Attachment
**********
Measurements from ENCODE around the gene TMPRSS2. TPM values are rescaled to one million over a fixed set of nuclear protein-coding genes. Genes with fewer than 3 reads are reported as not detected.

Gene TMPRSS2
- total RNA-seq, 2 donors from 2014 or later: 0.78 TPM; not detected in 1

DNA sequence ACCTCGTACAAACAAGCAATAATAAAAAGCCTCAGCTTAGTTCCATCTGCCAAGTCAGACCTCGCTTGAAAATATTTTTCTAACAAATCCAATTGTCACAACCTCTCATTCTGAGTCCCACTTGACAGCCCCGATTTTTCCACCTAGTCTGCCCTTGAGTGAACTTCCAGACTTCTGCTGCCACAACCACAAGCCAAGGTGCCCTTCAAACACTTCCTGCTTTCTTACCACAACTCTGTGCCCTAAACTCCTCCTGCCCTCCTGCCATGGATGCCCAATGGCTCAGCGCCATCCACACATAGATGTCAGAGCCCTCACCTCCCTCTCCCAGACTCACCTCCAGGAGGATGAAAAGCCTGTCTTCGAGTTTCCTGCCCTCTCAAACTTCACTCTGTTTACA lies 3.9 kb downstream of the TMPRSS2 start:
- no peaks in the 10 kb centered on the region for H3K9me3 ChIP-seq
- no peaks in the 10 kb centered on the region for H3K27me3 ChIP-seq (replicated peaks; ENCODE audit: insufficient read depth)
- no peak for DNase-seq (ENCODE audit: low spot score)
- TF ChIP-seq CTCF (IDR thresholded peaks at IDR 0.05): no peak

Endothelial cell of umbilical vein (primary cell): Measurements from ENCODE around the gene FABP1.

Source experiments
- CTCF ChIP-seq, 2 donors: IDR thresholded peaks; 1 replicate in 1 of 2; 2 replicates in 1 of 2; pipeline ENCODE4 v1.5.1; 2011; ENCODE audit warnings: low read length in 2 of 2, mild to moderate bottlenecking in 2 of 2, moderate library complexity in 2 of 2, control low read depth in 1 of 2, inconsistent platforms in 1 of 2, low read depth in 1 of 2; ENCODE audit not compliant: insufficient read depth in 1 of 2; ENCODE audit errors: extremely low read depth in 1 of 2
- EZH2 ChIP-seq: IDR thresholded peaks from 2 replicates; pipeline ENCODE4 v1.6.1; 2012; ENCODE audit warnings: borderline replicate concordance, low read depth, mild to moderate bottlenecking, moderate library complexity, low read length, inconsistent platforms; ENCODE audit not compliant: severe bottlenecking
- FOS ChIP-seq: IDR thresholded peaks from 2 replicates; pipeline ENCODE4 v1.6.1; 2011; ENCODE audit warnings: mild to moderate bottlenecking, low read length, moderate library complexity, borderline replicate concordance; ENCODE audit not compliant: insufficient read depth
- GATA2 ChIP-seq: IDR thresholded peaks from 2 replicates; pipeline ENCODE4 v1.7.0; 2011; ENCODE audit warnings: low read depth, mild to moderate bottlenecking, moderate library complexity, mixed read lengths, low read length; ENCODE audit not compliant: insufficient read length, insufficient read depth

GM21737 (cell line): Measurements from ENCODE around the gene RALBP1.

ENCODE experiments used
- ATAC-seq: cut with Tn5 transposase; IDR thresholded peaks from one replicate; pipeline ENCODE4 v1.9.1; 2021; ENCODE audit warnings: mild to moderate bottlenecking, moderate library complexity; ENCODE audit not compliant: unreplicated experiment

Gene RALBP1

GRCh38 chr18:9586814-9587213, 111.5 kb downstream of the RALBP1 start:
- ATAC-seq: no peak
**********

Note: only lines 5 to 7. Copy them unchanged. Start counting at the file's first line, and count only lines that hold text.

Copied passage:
- no peaks in the 10 kb centered on the region for H3K9me3 ChIP-seq
- no peaks in the 10 kb centered on the region for H3K27me3 ChIP-seq (replicated peaks; ENCODE audit: insufficient read depth)
- no peak for DNase-seq (ENCODE audit: low spot score)